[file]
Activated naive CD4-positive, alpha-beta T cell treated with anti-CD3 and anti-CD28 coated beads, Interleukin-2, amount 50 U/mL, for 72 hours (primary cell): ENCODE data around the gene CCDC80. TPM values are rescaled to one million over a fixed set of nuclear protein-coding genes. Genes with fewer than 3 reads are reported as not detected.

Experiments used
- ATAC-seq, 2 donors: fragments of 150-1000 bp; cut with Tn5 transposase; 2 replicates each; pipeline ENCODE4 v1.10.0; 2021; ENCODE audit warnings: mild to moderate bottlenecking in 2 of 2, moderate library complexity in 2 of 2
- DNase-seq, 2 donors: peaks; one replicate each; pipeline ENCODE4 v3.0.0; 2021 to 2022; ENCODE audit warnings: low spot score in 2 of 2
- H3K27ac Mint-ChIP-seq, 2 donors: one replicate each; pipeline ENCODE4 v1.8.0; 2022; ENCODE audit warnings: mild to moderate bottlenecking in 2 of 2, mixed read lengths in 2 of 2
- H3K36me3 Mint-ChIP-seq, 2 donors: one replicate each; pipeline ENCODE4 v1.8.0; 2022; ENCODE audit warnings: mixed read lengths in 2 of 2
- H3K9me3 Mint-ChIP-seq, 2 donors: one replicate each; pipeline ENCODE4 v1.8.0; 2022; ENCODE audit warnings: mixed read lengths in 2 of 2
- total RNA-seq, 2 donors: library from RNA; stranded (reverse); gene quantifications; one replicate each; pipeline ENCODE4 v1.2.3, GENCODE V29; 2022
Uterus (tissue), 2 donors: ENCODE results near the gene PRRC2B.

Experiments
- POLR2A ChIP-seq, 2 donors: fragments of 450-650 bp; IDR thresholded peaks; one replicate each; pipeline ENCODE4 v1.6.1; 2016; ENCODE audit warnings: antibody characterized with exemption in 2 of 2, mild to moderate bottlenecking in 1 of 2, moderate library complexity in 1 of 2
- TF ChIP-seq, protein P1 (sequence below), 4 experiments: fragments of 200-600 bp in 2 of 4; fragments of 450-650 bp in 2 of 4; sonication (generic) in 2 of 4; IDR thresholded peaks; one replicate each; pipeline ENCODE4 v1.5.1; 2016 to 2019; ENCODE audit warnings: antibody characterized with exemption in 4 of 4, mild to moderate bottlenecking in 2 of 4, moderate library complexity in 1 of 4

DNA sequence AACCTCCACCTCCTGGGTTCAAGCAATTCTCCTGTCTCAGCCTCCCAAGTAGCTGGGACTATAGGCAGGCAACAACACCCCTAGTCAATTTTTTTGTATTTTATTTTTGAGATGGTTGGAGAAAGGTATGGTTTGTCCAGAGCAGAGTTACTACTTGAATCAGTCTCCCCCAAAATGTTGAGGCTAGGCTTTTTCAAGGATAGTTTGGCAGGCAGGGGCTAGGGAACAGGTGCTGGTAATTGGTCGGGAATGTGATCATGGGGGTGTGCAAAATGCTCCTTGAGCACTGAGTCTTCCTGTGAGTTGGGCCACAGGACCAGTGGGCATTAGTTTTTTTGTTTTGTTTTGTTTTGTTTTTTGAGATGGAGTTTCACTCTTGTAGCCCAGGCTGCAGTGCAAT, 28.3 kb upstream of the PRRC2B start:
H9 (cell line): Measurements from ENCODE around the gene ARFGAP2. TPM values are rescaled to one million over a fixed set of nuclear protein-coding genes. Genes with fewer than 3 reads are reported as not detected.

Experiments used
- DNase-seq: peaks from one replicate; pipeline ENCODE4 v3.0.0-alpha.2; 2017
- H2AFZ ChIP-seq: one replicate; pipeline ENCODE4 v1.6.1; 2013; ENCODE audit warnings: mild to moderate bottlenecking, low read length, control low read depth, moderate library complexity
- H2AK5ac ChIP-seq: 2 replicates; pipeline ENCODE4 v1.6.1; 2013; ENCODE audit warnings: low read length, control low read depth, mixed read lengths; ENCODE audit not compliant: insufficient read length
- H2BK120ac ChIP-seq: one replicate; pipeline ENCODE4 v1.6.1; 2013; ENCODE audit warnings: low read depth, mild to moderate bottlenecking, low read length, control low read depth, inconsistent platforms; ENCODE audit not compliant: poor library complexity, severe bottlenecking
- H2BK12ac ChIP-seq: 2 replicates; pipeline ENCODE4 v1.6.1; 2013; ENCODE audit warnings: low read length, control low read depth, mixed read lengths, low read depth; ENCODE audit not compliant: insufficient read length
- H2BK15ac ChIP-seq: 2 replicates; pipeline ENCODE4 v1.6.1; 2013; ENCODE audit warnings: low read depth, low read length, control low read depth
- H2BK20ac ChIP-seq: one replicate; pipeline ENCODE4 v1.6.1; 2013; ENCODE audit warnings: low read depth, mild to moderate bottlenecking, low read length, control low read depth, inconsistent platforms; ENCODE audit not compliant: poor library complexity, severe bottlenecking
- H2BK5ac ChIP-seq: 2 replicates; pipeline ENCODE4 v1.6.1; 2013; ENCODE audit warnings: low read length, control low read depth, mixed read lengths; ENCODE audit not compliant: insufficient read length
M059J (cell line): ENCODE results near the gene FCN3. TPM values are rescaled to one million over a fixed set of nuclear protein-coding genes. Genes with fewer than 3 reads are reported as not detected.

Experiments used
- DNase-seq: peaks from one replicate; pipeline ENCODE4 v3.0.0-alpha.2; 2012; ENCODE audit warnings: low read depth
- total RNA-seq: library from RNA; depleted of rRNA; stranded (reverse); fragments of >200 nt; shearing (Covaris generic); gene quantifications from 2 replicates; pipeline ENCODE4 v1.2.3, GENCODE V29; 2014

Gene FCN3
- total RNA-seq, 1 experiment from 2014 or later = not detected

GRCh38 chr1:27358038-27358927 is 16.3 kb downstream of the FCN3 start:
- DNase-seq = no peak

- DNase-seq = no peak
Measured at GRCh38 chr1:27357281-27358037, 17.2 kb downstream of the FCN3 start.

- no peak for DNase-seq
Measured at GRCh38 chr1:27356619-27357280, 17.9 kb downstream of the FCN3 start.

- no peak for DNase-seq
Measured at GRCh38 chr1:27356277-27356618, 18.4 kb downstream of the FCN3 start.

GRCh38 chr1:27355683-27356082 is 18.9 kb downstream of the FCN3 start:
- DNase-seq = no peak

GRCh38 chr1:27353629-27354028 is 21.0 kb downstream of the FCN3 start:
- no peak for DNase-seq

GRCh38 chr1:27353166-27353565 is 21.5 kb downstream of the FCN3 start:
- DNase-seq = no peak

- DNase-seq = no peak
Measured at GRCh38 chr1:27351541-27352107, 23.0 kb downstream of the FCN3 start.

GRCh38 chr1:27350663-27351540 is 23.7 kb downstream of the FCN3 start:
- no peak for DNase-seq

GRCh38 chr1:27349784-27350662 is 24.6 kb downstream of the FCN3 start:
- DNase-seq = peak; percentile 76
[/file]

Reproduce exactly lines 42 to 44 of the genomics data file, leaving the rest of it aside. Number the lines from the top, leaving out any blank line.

GRCh38 chr1:27353166-27353565 is 21.5 kb downstream of the FCN3 start:
- DNase-seq = no peak

- DNase-seq = no peak